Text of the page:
Banned Books Week is from September 26—October 2, 2021
By Cheyenne Trujillo|Central Branch Library
With instant access to information and communication, The First Amendment, or the Freedom to Speech, and censorship pops up a lot in conversations these days.
This is a topic that libraries are well acquainted with.
In fact, it was a librarian who founded Banned Books Week.
Back in 1967, The American Library Association (ALA) formed its chapter of the Office for Intellectual Freedom (OIF) after the OIF expressed that libraries need to protect books from censorship at the 1965 Midwinter Meeting preconference in Washington, DC.
This divisive week responded to the surge of books challenged in schools, bookstores, and libraries since the ALA formed its chapter of OIF.
Krug believed people had the right to express themselves and audiences had the right to form their own opinions.
She created Banned Books Week to raise awareness that groups were challenging literature and to celebrate our freedom to read.
Regardless of this ruling, hundreds of books are still challenged every year.
As society progresses, it seems natural to remove books and films that no longer reflect our ideas.
Books filled with opinions that are considered hate speech do exist.
However, even if you believe in removing those books, the most challenged and banned books are the ones that advocate for social justice and are from the perspectives of Black, Indigenous, LGBTQUIA+ peoples, and other marginalized communities.
In the spirt of Judith Krug, 2021's Banned Books Week theme is "Books unite us. Censorship divides us."
Reasons: Challenged, banned, and restricted for LGBTQIA+ content, conflicting with a religious viewpoint, and not reflecting “the values of our community”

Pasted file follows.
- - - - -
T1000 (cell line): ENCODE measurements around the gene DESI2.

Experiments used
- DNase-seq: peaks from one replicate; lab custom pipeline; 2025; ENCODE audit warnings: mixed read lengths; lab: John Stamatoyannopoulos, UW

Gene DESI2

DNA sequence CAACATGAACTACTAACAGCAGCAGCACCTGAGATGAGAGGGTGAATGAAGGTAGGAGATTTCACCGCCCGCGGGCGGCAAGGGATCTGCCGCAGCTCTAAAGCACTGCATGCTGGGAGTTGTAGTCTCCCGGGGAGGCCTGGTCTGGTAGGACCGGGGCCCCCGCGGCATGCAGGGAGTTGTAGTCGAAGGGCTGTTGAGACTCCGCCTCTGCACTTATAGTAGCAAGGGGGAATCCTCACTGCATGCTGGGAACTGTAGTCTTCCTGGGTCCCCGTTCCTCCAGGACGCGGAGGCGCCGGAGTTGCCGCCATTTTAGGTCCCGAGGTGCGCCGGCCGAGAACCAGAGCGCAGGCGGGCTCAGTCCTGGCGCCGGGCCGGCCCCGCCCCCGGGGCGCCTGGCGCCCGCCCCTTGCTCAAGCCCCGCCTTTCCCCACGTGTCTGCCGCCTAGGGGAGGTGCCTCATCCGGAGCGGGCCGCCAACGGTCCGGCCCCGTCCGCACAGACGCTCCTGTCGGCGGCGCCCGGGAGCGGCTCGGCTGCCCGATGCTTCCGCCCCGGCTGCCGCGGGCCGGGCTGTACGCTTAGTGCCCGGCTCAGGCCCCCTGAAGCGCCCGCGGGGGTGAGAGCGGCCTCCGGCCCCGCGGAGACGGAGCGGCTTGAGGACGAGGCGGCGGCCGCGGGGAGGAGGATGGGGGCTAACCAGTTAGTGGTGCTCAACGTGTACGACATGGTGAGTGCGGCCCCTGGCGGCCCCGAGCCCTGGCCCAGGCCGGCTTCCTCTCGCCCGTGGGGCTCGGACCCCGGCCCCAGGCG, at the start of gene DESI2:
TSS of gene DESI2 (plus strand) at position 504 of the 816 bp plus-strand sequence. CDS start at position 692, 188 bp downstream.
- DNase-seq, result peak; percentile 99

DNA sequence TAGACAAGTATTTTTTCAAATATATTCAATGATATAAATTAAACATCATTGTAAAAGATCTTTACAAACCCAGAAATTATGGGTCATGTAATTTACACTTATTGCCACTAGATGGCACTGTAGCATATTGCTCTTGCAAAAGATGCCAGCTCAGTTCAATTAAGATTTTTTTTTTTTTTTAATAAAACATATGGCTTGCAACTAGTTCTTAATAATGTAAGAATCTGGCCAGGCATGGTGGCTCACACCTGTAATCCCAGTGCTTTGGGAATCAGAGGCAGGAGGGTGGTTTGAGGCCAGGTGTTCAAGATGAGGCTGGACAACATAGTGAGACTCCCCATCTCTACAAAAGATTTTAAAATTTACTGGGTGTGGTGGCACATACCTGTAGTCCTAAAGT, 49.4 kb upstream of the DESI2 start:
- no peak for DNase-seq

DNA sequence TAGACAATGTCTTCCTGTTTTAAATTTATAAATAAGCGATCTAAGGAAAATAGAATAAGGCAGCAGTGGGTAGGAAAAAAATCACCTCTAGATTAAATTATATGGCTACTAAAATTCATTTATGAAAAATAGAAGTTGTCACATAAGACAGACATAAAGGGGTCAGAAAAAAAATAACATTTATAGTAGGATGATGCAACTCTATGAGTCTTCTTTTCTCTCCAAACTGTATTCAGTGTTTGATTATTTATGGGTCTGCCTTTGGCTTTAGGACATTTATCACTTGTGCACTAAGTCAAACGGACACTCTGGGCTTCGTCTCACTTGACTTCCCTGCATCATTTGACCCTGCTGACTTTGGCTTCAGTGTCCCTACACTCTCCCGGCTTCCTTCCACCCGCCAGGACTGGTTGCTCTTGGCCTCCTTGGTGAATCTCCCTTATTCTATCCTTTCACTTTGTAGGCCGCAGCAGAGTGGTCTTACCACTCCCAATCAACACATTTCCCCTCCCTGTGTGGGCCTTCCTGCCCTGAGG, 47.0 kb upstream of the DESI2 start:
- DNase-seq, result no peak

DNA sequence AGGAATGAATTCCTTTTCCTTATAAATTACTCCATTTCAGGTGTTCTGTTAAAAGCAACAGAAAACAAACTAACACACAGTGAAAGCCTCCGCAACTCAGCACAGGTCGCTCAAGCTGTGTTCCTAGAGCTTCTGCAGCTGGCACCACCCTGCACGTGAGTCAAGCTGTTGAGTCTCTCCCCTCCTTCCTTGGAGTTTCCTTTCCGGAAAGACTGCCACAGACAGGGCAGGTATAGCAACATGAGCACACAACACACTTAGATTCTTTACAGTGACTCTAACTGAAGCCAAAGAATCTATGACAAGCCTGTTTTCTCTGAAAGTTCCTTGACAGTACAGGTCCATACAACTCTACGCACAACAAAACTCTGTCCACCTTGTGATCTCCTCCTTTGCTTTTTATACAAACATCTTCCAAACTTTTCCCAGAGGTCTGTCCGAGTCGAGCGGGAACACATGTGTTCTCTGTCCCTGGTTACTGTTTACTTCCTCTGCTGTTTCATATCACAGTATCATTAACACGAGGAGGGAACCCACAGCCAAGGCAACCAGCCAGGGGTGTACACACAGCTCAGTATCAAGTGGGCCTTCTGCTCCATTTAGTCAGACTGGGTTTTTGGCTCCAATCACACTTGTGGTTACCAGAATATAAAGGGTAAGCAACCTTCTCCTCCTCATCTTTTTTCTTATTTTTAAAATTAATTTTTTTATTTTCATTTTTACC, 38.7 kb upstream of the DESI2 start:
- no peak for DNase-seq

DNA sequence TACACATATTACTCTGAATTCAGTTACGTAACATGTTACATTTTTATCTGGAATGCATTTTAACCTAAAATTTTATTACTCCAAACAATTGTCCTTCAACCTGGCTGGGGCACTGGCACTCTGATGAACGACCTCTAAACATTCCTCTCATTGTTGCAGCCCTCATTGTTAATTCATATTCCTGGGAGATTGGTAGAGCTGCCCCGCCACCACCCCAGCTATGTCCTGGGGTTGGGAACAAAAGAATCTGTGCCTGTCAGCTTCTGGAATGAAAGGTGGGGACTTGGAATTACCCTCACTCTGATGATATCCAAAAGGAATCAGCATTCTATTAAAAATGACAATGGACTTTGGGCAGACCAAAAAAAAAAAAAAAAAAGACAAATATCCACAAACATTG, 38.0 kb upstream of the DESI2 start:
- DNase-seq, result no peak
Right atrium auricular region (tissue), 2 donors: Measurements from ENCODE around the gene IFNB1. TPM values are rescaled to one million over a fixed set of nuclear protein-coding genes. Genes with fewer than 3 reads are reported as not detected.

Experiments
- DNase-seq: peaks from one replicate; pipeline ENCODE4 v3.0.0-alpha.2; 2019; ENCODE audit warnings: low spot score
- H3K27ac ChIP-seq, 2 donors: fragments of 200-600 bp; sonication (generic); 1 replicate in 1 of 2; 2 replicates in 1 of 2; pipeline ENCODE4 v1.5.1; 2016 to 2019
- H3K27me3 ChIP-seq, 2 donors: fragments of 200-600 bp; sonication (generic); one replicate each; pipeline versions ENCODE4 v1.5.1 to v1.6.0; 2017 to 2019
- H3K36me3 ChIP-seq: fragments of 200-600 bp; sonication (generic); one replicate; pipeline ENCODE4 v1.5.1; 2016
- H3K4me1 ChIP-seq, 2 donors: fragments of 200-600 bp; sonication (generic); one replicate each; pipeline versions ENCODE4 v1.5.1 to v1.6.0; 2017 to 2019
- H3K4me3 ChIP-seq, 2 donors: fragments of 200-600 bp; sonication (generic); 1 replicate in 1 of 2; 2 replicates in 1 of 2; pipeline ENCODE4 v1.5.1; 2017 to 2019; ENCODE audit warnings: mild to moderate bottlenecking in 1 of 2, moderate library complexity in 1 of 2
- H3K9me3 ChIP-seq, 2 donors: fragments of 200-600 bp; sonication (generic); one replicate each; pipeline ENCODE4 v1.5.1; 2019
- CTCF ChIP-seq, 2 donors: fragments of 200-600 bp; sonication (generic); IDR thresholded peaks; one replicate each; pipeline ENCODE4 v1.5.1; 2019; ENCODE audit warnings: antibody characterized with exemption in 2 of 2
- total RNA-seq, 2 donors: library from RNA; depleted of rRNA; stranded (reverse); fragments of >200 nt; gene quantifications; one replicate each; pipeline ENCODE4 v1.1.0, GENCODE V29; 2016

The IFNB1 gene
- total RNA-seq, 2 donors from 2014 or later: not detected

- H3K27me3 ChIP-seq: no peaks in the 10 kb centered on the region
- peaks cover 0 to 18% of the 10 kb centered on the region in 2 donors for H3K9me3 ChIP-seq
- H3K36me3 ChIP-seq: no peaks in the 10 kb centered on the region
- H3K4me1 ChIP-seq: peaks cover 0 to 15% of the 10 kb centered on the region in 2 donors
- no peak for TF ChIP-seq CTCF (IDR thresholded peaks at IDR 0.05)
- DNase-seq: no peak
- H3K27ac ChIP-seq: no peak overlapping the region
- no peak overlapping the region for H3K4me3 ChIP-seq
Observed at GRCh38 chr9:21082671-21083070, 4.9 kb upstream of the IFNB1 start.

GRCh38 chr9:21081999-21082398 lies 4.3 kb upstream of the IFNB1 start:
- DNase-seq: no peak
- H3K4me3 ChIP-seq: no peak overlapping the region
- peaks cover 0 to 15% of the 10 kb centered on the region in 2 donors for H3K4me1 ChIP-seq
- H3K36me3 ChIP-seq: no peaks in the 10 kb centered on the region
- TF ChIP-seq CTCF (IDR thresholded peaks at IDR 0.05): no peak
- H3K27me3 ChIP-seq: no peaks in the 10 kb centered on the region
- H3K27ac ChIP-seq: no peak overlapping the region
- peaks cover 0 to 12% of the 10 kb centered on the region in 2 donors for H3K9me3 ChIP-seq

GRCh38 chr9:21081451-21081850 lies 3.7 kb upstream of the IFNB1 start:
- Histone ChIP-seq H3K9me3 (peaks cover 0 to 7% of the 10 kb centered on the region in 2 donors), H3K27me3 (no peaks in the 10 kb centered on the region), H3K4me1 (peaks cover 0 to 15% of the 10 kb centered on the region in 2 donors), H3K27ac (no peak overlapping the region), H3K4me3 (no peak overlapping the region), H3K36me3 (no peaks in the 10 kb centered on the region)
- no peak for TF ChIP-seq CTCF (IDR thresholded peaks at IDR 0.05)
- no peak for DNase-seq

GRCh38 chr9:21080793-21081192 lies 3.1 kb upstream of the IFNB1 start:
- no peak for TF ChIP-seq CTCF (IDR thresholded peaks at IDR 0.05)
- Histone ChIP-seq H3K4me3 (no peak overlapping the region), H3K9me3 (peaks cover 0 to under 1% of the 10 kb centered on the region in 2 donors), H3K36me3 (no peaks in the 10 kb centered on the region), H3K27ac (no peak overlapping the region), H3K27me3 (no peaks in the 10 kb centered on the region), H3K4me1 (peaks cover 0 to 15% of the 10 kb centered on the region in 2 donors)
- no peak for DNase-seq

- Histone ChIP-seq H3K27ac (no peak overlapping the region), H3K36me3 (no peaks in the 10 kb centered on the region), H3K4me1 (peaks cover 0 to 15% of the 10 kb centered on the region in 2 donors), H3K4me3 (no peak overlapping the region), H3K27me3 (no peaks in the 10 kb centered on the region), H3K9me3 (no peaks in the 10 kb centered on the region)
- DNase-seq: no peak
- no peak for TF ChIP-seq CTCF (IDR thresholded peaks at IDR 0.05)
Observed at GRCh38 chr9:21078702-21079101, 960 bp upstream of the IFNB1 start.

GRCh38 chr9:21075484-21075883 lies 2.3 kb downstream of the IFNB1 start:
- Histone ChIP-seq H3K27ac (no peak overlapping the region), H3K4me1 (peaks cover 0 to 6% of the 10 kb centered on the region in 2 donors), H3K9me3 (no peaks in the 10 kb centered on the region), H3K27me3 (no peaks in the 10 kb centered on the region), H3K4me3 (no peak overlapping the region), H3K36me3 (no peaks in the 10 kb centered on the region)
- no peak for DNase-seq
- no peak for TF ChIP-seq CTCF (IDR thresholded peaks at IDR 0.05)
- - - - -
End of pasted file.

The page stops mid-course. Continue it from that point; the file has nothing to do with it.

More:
2) Stamped: Racism, Antiracism, and You by Ibram X. Kendi and Jason Reynolds
Reasons: Banned and challenged because of author’s public statements, and because of claims that the book contains “selective storytelling incidents” and does not encompass racism against all people
Reasons: Banned and challenged for profanity, drug use, and alcoholism, and because it was thought to promote anti-police views, contain divisive topics, and be “too much of a sensitive matter right now”
Reasons: Banned, challenged, and restricted because it was thought to contain a political viewpoint and it was claimed to be biased against male students, and for the novel’s inclusion of rape and profanity
Reasons: Banned and challenged for profanity, sexual references, and allegations of sexual misconduct by the author
Reasons: Challenged for “divisive language” and because it was thought to promote anti-police views
Reasons: Banned and challenged for racial slurs and their negative effect on students, featuring a “white savior” character, and its perception of the Black experience
Reasons: Banned and challenged for racial slurs and racist stereotypes, and their negative effect on students
Reasons: Banned and challenged because it was considered sexually explicit and depicts child sexual abuse
Reasons: Challenged for profanity, and it was thought to promote an anti-police message
Guess there really isn’t such a thing as bad publicity.
But that is up to you to decide.